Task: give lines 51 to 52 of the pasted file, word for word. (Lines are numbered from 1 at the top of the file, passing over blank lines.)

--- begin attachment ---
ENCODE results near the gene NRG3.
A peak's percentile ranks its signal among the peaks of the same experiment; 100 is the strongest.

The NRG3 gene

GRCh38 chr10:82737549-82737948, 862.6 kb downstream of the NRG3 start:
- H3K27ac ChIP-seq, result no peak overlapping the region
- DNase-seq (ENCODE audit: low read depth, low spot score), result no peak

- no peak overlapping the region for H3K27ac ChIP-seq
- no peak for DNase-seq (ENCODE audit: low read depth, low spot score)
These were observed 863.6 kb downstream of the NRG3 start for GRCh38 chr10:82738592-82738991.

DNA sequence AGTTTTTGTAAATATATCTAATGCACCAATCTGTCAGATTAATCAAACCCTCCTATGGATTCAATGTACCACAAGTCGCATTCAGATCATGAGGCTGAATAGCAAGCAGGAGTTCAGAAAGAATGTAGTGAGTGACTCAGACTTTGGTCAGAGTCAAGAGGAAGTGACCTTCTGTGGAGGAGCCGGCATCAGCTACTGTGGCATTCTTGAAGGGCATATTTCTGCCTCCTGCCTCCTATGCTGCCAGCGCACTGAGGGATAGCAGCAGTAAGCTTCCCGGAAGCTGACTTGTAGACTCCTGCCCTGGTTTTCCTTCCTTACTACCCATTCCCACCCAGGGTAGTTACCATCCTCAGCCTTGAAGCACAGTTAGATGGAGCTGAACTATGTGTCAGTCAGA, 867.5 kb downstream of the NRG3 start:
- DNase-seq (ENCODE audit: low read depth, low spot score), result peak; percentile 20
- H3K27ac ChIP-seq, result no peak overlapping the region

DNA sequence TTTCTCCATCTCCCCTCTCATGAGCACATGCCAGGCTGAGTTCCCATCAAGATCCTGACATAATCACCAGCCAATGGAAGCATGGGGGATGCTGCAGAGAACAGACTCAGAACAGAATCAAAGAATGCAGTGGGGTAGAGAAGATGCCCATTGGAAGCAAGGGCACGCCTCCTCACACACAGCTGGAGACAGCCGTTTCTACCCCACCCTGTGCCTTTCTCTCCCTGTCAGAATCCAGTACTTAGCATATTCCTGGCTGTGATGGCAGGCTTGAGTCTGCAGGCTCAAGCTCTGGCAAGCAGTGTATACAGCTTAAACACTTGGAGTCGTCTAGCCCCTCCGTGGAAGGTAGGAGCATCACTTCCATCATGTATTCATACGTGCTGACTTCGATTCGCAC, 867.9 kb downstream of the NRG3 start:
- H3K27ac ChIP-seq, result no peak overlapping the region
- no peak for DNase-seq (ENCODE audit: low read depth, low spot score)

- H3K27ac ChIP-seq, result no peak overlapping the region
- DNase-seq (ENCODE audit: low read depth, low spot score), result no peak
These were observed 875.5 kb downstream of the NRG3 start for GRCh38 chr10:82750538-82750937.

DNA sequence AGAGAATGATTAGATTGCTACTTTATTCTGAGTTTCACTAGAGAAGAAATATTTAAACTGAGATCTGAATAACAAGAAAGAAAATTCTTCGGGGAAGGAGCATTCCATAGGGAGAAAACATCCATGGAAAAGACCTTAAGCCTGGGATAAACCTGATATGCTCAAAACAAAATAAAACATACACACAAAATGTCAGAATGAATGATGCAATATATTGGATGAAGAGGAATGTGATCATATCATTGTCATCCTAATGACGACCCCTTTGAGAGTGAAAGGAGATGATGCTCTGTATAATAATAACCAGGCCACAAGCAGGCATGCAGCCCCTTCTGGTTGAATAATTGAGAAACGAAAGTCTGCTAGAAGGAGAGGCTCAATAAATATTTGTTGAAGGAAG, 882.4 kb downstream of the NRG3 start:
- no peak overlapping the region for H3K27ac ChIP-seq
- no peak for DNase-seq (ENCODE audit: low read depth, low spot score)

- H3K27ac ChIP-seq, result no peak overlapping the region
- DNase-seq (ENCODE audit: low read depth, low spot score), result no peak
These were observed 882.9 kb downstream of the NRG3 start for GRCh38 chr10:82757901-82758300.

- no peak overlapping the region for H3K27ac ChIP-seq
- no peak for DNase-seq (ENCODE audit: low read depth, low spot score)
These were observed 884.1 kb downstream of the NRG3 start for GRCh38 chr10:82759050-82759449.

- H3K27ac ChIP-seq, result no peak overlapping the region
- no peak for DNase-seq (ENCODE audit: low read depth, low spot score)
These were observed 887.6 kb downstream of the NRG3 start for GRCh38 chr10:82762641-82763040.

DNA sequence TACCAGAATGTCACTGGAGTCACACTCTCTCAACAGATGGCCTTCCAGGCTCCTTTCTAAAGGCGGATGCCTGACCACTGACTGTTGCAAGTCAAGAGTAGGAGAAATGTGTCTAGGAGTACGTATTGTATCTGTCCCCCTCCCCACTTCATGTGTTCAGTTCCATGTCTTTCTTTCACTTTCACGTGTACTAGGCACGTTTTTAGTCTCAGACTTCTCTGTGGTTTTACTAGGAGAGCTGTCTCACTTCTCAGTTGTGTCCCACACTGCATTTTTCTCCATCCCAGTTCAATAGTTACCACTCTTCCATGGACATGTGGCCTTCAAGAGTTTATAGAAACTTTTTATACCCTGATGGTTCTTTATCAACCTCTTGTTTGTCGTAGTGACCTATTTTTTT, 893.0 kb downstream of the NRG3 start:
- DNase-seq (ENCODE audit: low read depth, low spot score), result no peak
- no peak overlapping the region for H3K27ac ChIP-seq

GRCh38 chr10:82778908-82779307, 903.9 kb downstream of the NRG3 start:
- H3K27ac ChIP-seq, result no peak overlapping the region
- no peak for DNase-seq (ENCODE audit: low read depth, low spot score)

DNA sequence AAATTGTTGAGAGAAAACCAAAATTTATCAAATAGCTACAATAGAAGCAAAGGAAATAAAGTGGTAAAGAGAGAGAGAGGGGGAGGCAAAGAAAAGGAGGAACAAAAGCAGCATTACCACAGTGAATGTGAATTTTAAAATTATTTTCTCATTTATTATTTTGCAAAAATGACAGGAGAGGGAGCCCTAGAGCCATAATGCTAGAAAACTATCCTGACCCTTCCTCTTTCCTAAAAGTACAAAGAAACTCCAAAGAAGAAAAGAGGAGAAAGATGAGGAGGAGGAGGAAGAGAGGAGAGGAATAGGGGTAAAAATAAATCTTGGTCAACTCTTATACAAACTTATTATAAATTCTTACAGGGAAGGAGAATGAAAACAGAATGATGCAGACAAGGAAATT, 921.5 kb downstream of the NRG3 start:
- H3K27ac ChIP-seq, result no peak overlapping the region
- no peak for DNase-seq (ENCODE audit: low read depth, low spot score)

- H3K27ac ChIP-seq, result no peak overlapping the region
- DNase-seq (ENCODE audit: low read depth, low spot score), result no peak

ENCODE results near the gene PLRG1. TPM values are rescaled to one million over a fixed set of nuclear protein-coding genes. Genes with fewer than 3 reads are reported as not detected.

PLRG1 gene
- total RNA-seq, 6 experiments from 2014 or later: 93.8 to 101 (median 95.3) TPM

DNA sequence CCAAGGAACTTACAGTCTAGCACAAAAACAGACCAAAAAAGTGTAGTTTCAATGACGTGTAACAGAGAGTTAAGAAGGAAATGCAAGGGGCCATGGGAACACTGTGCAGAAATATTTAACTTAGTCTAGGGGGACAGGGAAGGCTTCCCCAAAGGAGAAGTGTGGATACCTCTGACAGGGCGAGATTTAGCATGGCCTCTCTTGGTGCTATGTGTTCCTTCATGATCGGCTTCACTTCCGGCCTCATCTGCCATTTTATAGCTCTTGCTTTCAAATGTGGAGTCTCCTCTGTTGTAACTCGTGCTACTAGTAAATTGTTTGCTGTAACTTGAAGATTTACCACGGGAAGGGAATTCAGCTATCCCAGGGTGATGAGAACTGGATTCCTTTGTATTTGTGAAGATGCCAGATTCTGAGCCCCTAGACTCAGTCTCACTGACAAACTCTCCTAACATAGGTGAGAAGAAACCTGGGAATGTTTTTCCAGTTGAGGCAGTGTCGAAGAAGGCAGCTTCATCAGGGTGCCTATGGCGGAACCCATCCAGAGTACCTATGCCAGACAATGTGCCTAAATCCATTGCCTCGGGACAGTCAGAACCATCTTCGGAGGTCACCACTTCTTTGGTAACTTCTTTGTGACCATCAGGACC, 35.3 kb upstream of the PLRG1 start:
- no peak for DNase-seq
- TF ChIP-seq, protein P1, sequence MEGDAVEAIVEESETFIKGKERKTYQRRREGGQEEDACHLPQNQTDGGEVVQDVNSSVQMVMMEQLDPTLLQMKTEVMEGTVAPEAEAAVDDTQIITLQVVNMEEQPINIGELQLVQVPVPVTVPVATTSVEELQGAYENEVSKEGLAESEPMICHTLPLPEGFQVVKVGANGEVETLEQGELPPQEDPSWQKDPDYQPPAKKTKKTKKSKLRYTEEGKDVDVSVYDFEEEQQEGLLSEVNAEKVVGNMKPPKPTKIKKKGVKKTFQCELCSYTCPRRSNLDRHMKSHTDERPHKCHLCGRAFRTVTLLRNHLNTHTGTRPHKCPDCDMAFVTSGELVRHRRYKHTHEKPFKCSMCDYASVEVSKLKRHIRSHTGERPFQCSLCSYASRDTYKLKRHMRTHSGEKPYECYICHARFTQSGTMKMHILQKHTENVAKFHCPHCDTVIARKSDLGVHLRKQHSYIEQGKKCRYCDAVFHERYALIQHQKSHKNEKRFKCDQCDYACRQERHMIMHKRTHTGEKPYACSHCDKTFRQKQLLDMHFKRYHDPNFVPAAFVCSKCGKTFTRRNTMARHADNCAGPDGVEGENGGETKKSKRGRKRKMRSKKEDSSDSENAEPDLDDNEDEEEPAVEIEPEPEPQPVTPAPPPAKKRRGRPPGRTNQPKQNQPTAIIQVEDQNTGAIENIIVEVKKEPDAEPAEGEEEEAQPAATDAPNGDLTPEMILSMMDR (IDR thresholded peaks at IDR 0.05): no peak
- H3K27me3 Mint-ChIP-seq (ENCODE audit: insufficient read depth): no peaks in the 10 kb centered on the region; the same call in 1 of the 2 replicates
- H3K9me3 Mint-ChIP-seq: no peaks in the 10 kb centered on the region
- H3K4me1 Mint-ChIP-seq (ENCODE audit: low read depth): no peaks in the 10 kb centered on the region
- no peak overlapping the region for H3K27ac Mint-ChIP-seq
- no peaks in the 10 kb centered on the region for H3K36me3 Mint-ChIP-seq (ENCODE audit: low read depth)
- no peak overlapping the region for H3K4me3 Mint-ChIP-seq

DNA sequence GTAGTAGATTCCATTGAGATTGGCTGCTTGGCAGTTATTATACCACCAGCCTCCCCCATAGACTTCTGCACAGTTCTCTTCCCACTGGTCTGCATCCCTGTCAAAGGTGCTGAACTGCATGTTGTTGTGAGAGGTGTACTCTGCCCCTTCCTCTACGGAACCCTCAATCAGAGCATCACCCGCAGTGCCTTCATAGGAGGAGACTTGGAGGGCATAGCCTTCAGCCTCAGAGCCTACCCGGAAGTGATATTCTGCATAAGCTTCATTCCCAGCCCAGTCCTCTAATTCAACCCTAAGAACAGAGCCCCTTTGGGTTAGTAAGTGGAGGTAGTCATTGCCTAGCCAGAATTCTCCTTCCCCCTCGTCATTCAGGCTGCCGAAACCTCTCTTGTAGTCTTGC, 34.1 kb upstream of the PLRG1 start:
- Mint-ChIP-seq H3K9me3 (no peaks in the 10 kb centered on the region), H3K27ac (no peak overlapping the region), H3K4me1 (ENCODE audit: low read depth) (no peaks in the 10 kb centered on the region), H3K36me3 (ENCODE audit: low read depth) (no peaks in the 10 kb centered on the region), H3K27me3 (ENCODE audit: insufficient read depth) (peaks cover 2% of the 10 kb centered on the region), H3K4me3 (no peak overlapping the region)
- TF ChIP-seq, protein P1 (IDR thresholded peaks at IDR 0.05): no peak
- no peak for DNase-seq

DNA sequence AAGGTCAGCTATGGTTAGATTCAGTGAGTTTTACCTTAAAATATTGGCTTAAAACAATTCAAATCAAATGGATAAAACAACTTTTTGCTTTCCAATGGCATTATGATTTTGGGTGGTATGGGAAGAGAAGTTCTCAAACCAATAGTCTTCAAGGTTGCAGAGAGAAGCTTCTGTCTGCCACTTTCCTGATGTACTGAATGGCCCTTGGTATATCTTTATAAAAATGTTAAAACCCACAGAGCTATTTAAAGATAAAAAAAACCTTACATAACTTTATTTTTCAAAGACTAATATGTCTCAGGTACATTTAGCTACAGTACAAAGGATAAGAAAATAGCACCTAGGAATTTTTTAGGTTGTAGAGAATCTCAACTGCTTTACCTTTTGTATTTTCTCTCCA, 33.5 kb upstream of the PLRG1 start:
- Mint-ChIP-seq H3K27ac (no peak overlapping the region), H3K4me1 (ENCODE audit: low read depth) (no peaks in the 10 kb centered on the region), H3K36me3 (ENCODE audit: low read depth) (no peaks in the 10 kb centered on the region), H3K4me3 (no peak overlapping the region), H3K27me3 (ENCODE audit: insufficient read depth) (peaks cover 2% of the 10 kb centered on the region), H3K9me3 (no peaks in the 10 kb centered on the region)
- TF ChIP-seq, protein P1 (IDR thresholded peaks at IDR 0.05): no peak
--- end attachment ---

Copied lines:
- no peak overlapping the region for H3K27ac Mint-ChIP-seq
- no peaks in the 10 kb centered on the region for H3K36me3 Mint-ChIP-seq (ENCODE audit: low read depth)